On December 8, 129 elected youth delegates meet in Jinghong (景洪, government seat of Xishuangbanna) to draft new resolutions and petitions and organize a delegation to negotiate. On the following day, sent-down youth march through the streets of Jinghong and call for a strike. Groups are selected to travel to Shanghai, Beijing and Chongqing to talk to politicians and enlist support for the return home movement. Nobody is talking any more of just "improving the situation", returning to the home cities has become the only demand by now.

Rail blockade at the Kunming Station (a scene from a Chinese TV play after 2000)
The petitioners' delegation from Xishuangbanna, led by Ding Huimin, presents itself at Beijing's Tiananmen (late December 1978)
Public meeting of the fact-finding mission sent by the Central Government in Jinghong (Xishuangbanna), January 1979
Hundreds of sent-down youth kneel in front of the officials from Beijing to emphasize their grievances and demands.
Zhao Fan of the "Central Bureau for Land Reclamation" eventually announces a general permission to return to the original hometowns.

A Sent-Down Youth Delegation from Yunnan in Peking

Talks with a provincial "Work Group" sent to Jinghong end without results. The young people are even told that they were expected to spend their whole lives in the state farms and villages. The groups selected to forward petitions, set out for Beijing and other cities, but the local authorities in Kunming try to prevent them from leaving. Only after a three-day rail blockade at Kunming Station and threats of new strikes, they are allowed to depart.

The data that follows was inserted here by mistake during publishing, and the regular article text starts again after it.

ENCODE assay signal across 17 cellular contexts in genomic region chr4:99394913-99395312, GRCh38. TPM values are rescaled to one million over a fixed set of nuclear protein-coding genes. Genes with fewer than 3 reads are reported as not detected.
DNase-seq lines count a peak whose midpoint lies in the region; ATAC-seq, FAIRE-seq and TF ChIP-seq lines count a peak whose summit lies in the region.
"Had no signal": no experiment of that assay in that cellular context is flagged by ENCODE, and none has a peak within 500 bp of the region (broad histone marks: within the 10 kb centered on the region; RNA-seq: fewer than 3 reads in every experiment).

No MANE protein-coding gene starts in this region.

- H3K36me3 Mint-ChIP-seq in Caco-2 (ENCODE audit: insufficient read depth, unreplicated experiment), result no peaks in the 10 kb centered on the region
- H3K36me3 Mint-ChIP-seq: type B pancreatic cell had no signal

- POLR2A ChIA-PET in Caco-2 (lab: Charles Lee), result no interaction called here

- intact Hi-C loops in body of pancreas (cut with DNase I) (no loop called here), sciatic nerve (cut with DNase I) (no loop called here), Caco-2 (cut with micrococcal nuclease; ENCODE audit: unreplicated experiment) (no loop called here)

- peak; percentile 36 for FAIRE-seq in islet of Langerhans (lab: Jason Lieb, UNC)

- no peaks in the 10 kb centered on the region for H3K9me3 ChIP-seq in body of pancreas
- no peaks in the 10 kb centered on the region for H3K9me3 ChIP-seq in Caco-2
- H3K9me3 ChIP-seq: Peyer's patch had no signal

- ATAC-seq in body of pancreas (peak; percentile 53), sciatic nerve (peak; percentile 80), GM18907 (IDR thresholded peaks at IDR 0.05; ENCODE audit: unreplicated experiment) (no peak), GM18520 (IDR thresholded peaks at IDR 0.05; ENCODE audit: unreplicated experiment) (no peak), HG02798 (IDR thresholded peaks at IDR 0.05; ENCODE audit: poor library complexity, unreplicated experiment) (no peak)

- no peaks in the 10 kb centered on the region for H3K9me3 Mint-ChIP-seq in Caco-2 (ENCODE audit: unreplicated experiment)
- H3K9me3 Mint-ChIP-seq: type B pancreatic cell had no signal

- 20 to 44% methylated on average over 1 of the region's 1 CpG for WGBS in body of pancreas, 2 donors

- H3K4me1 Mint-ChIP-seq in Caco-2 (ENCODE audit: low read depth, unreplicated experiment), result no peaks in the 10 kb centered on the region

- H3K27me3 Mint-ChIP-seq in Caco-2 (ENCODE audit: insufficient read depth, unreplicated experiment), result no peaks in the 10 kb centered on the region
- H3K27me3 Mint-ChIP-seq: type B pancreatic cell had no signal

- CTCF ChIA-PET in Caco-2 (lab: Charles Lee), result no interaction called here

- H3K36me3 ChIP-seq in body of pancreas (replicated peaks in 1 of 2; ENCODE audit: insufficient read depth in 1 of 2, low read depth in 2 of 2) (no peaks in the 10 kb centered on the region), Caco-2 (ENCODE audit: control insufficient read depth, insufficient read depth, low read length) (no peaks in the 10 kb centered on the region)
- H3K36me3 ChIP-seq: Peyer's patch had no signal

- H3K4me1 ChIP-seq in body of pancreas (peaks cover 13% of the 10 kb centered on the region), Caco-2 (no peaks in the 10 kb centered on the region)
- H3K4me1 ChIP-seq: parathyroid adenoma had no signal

The group led by Ding Huimin arrives in Beijing on December 27. They parade through the streets of the capital , showing banners that demand meetings with party leaders Deng Xiaoping and Hua Guofeng. Later they hold speeches at Tiananmen Square and distribute leaflets.

Deng and Hua are not willing to receive the youths from Yunnan, but eventually Vice Premier and Politburo member Wang Zhen (王震) sees them and promises to forward their demands to the highest level. The Central Bureau for Land Reclamation (农垦总局) is finally asked to send a high-ranking mission to Xishuangbanna, led by its directors Zhao Fan (赵凡) and Liu Jimin (刘济民) who are charged to find a solution for the demands of the "educated youth". Ding Huimin and the others also return to Yunnan.

When the government delegation arrives in Xishuangbanna, more that 30.000 young people are on strike, and the directors from Beijing personally take note of the grievances and ills that have caused the anger of the young people. At a public meeting in Jinghong held by the delegation from the capital, hundreds of sent-down youths kneel down in front of the officials - in a ritual once performed in front of emperors - to lend weight to their pleas and petitions.